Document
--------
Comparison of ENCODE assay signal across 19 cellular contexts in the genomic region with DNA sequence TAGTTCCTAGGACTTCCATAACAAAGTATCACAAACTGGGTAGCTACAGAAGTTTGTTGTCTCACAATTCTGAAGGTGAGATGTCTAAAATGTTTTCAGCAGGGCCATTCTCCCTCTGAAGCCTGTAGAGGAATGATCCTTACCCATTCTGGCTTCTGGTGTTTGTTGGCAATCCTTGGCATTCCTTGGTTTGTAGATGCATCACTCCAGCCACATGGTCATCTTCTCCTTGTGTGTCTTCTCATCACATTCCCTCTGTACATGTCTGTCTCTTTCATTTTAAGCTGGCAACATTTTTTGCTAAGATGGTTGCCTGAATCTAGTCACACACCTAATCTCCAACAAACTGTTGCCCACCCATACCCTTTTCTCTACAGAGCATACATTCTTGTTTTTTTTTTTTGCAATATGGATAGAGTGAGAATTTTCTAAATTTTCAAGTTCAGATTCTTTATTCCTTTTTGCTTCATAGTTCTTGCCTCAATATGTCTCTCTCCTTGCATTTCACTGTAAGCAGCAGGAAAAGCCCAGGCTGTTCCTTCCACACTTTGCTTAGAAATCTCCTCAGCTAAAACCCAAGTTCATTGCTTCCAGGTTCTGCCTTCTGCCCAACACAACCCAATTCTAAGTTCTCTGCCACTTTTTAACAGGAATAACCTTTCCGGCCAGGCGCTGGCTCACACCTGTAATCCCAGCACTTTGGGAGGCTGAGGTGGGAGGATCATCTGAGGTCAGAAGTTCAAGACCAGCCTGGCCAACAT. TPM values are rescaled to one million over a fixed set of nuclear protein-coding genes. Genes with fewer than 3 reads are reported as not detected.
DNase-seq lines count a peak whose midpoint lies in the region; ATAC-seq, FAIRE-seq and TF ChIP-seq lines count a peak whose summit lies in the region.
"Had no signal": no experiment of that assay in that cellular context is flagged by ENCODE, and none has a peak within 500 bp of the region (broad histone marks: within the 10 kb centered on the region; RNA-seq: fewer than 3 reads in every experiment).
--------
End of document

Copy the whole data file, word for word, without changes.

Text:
Comparison of ENCODE assay signal across 19 cellular contexts in the genomic region with DNA sequence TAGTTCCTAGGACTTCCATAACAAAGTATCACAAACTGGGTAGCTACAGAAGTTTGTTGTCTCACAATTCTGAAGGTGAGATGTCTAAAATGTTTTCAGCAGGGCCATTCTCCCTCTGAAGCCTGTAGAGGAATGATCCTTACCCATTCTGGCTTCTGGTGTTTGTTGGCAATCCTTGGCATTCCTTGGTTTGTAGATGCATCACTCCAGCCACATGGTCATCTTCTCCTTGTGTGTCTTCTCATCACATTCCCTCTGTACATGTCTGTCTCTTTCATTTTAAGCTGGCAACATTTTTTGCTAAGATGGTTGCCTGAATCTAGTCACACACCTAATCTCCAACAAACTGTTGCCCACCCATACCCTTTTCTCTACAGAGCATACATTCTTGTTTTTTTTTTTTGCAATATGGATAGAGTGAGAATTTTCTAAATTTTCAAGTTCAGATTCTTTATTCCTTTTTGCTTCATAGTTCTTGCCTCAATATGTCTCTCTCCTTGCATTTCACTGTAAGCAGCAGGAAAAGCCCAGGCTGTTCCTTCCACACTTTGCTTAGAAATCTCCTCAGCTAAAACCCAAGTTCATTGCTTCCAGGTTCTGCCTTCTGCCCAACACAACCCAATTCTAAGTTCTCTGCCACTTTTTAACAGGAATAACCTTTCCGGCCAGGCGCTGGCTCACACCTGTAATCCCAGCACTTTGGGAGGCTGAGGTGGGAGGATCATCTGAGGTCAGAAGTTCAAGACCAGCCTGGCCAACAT. TPM values are rescaled to one million over a fixed set of nuclear protein-coding genes. Genes with fewer than 3 reads are reported as not detected.
DNase-seq lines count a peak whose midpoint lies in the region; ATAC-seq, FAIRE-seq and TF ChIP-seq lines count a peak whose summit lies in the region.
"Had no signal": no experiment of that assay in that cellular context is flagged by ENCODE, and none has a peak within 500 bp of the region (broad histone marks: within the 10 kb centered on the region; RNA-seq: fewer than 3 reads in every experiment).